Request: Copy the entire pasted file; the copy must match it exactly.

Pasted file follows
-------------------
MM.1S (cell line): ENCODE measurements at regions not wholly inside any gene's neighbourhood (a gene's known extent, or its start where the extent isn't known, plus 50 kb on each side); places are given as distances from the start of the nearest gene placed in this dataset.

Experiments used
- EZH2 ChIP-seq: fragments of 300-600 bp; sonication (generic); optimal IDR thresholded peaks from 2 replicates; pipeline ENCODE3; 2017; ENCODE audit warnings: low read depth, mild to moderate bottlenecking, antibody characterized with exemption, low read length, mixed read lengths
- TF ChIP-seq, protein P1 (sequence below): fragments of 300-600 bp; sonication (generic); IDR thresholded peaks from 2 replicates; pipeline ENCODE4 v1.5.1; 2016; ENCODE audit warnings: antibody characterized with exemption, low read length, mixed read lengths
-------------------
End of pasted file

MM.1S (cell line): ENCODE measurements at regions not wholly inside any gene's neighbourhood (a gene's known extent, or its start where the extent isn't known, plus 50 kb on each side); places are given as distances from the start of the nearest gene placed in this dataset.

Experiments used
- EZH2 ChIP-seq: fragments of 300-600 bp; sonication (generic); optimal IDR thresholded peaks from 2 replicates; pipeline ENCODE3; 2017; ENCODE audit warnings: low read depth, mild to moderate bottlenecking, antibody characterized with exemption, low read length, mixed read lengths
- TF ChIP-seq, protein P1 (sequence below): fragments of 300-600 bp; sonication (generic); IDR thresholded peaks from 2 replicates; pipeline ENCODE4 v1.5.1; 2016; ENCODE audit warnings: antibody characterized with exemption, low read length, mixed read lengths